Phoebe Prince, the teenager who killed herself in January after allegedly being viciously bullied at her Massachusetts high school, had a history of problems including a previous suicide attempt, according to new research into the case – raising questions about the culpability of the six teens now charged in her death.
Emily Bazelon of Slate.com has been reviewing the South Hadley, Mass., case since February. In a new story about her investigation, she writes that Prince, 15, was "deeply troubled long before she ever met the six defendants" and that she was a participant in – not just a victim of – the social dramas at the school in the months before her death.
According to interviews with her mother and others, Prince had a history of cutting herself dating to 2008, when she was in boarding school in Ireland, and was hospitalized for a week last November after reportedly swallowing a bottle of pills.
Speaking on NBC's Today show Wednesday, Bazelon said that while Prince's suicide was tragic, her troubled past raises new questions about whether the six teens – including three 16-year-old girls who face felony charges – can be held responsible for it.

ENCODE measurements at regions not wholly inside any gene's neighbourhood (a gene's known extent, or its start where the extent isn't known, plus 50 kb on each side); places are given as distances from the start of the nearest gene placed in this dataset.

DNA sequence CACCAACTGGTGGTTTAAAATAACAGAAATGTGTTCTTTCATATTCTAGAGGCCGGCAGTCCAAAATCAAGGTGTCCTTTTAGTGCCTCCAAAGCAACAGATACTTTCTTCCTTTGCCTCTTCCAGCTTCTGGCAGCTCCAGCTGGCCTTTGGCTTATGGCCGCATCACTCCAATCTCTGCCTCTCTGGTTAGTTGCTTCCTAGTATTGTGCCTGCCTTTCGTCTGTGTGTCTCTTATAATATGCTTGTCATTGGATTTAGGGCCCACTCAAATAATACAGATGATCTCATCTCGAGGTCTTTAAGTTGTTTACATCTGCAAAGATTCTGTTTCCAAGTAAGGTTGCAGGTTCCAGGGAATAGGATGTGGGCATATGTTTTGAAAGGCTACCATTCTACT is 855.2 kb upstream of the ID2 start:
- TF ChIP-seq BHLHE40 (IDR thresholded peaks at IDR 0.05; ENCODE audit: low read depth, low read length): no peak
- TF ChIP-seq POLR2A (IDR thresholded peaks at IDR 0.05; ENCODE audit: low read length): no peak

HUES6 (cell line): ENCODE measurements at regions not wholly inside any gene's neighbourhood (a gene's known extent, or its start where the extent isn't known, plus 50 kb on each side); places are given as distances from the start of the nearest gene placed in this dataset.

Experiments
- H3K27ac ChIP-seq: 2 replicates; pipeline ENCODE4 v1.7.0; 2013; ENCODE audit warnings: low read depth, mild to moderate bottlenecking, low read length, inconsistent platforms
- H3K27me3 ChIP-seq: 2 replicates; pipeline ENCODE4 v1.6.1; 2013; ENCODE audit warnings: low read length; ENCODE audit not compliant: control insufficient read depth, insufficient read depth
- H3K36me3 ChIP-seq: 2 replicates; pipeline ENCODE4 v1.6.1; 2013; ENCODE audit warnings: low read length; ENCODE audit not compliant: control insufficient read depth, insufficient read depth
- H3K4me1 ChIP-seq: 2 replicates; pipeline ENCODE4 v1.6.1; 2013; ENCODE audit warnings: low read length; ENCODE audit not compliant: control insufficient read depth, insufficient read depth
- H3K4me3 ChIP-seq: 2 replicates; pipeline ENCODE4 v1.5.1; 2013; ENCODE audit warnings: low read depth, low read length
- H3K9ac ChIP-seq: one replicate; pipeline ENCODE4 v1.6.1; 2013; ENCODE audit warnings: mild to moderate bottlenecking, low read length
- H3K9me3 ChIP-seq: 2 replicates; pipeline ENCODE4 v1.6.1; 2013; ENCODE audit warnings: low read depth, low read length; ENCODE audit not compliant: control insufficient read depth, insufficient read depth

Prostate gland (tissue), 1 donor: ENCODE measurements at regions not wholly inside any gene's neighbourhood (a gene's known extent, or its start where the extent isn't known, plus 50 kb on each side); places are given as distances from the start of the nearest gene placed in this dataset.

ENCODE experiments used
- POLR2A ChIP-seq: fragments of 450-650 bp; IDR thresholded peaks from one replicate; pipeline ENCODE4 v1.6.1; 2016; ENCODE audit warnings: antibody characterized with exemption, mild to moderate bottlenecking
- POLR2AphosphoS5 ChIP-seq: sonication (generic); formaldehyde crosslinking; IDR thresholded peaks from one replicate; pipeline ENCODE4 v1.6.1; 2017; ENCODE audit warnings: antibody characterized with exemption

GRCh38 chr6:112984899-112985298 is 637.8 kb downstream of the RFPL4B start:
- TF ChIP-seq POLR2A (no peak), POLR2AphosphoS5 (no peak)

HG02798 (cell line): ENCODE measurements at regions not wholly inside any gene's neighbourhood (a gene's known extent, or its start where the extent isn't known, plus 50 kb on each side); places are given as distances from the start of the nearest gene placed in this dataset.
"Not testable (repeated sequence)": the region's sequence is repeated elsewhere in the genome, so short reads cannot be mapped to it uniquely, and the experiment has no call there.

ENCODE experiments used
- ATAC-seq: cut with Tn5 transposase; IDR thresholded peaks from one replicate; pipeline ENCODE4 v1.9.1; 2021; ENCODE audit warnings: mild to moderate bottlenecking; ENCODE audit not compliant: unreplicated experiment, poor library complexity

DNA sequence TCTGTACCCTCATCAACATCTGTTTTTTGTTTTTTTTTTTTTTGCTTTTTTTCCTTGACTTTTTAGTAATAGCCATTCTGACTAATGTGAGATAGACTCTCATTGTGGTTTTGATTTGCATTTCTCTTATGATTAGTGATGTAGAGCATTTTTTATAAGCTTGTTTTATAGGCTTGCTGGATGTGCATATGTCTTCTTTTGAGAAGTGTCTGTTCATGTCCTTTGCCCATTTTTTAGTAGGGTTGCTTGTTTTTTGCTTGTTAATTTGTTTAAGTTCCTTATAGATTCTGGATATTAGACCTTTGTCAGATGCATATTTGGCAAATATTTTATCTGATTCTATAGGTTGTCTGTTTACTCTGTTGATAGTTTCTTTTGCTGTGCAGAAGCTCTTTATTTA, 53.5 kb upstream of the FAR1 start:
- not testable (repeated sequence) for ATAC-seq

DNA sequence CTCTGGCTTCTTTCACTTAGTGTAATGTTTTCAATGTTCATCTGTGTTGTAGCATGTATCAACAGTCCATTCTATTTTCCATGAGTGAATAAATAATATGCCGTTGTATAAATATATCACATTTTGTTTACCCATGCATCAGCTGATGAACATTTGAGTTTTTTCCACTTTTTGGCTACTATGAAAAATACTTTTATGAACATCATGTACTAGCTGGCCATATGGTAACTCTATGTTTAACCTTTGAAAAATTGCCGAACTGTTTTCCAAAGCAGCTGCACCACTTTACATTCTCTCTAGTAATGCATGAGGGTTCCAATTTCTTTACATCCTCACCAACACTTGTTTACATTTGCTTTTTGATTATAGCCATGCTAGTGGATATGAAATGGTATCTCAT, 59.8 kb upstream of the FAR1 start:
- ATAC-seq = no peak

"It's more complicated than the idea of a predatory pack of kids descending on her," Bazelon says.
Too Aggressive?In companion stories, Bazelon explores two questions that further complicate the case – whether the district attorney was too aggressive with the charges relative to the facts in the case, and whether the school could have done more to prevent the bullying.
Asked on Today whether she believes a criminal case should proceed, Bazelon replies: "It's really hard for me to see how that's the solution in this case. Which isn't to say that terrible bullying didn't happen here or that this death isn't tragic. Just the notion of criminally charging six teenagers in a way that blames them for the death of a girl who had this much more complicated history, that seems really questionable to me."
Bazelon says the community might simply have overreacted in a time of shock and grief. "This is a really sad, awful thing, and I think we do have this strong impulse to want to point fingers and have this clear explanation, a very clear, black-and-white narrative for what happened in this case," she says. "And it's just more complicated than that."